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520                   MOD1-HX   GKKMAN   LIThRATfRE

tttmt conform to the religious tenet that runs through his other
dramas: Lshw />/ IJelw. Count ('end's ravings in Act IV of
Shelley's play have a Freudian modernity which is alien to Felix
Braun's guidini* uf the action to Beatrice's confession, as she goes
to execution* thai she merits death because she has not loved her
father, even after he had raped her. R/Mfiivr Stifter (1953) breaks
new ground: decasyllabic iambic is thrown to the winds and there
is effective use of Hliotic free rhythms. Here more than anywhere
else - for we have Felix's earlier dramas to serve for comparison-
we have proof posit ive that verse moulded to the dramatic mood
of the speaker at a given moment am! to the rise and fall of feeling
rings more true because the stress falls on the vital word and that
this can be marked by its place in the line. Rudolf der Stifter is
that Archduke of Austria who, between 1358 and 1365, Intrigued
and fought to ensure that the I labshurgs should by right of birth
be the Holy Roman Hmpemr in * Felix Austria*. {le dies at twenty-
five, a beaten man; bur he is the 'founder* of Austrian greatness
to be because he has foreseen and planned it, and therefore it is
fitting that in his last moments he should declaim an inspired pro-
phetic vision of Austria through the ages, upwards to its apogee
when the sun never sets on the dominions of Charles V and then
its gradual decline till Vienna is laid waste by bombs and his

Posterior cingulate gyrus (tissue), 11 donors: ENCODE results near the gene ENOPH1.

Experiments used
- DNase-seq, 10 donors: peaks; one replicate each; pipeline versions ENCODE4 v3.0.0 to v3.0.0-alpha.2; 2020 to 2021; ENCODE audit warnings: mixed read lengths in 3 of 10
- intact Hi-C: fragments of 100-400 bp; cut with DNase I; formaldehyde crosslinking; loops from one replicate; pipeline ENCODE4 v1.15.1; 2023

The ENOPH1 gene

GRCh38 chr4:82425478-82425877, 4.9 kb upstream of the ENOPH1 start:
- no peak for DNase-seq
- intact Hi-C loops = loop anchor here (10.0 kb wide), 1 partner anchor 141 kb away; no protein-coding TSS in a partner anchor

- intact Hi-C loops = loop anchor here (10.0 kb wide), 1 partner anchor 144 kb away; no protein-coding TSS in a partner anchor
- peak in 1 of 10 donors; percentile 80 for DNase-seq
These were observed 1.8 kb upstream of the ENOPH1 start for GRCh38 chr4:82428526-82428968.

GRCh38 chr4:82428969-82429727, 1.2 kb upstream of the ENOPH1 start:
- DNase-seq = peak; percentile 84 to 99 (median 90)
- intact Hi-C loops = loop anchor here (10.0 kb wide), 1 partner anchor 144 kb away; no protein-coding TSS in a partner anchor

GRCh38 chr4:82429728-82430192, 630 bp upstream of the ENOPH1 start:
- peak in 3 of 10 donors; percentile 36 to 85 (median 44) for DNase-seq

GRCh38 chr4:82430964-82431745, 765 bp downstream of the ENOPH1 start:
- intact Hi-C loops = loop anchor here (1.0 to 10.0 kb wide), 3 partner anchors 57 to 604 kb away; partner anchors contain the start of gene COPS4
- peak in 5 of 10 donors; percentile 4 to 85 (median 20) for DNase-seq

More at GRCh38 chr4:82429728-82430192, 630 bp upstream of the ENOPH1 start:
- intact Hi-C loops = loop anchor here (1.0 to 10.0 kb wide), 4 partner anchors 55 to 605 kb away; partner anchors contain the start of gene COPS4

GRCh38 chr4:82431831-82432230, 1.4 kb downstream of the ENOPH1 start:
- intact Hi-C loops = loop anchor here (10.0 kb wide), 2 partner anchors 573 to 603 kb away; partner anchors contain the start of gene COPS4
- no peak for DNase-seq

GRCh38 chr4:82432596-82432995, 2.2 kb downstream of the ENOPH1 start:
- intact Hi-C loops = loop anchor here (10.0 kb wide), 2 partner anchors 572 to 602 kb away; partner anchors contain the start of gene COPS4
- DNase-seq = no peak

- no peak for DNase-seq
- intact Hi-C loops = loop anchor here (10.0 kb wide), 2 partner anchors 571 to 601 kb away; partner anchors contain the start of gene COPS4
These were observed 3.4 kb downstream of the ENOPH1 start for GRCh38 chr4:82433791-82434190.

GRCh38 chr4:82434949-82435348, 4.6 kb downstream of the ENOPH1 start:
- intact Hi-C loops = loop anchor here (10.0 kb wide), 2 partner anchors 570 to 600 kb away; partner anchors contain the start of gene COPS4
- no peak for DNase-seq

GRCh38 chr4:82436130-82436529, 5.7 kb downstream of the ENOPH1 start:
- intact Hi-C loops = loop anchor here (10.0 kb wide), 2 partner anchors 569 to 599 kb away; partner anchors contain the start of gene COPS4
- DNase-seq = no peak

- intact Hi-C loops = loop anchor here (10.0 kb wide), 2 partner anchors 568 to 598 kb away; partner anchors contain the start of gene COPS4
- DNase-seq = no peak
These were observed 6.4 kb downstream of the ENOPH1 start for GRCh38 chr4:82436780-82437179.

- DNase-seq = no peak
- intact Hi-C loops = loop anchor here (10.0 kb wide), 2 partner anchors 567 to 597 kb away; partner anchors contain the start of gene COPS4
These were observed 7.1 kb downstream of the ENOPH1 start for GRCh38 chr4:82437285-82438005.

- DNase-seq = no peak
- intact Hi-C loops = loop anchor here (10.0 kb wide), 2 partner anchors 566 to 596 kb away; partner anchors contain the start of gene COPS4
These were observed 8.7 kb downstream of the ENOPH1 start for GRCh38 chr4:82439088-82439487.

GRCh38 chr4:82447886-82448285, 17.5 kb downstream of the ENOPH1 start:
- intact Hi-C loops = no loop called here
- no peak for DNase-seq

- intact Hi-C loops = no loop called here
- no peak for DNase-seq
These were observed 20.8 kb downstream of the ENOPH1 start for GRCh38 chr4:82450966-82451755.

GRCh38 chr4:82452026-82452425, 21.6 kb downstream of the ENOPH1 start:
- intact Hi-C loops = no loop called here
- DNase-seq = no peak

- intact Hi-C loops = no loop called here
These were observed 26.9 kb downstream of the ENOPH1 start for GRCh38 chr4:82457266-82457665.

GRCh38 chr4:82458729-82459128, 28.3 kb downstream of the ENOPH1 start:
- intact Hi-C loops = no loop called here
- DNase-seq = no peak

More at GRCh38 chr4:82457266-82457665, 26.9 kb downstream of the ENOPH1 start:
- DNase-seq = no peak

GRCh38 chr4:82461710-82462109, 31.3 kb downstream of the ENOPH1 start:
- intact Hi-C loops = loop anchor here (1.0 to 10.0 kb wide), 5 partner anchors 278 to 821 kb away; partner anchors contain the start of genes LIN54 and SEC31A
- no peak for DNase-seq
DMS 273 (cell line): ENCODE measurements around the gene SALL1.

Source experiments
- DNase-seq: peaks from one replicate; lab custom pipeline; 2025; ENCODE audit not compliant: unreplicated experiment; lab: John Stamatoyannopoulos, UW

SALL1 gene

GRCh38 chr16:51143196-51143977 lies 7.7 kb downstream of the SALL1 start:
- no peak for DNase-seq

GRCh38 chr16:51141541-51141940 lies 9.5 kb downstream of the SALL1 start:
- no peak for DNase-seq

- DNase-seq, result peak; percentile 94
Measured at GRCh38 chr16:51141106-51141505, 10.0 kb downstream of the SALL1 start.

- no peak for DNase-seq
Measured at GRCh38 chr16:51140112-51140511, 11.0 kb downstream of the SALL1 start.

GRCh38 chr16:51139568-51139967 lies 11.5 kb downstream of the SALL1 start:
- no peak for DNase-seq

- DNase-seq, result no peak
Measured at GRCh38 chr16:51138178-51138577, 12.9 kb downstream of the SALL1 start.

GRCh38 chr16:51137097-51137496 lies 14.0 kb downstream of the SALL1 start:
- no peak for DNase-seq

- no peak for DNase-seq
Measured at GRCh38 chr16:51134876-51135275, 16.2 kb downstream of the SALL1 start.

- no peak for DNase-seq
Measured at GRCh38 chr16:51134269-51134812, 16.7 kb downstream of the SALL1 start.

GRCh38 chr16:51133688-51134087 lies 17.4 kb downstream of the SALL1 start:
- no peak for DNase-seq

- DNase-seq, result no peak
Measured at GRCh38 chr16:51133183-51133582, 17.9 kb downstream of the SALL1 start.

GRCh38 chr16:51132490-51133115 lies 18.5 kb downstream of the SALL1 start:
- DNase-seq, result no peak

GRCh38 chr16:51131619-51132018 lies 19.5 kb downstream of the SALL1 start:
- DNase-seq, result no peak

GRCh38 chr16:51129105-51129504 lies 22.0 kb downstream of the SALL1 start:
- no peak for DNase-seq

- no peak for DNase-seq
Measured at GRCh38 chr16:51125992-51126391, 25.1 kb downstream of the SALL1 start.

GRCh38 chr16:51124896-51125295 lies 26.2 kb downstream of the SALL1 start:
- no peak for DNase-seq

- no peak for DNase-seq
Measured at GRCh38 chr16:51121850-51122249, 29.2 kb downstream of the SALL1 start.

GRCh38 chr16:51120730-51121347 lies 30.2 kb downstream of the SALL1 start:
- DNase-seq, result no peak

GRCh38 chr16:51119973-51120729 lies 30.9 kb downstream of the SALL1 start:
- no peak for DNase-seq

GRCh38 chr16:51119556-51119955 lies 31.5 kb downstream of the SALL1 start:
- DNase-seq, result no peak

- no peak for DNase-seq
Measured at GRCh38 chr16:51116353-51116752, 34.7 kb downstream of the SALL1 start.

cathedral of St, Stephen, as we sec in an interpretative prose Vor-
spiel, lies in rubble and ashes. The dramatic conflict Is double:
between Rudolf and the Luxemburg I. Emperor in Prague, Albrecht
II, and between Rudolf and his falcon-eyed wife Katharina, At
brecht*s daughter, who fights for her father, not so much because
dynastkally she is in the opposite camp, but because the marriage
is nominal and she is childless, while Rudolf has peasant girls
brought to his bed. The ending is fanciful but impressive: in the
palace of the Visconti in Milan, where Katharina finds Rudolf in
the toils of the fiercely passionate daughter of the house, he con-
fesses to and Is absolved by a poet crowned already by the aureole
of Immortality - Petrarch, a priest ordained but living a worldly
life, who confesses to his penitent that his own sin - to have
desired, not loved - has been as futile as Rudolfs lust for power.
Novellen and legends are gathered together in Lattrna magics
(1932); in the revised edition of 1957, which is fitted into the
series of the AwgwaUk Werk$* there are omissions of tales which
could ill be spared* These Novellen are, whether for better or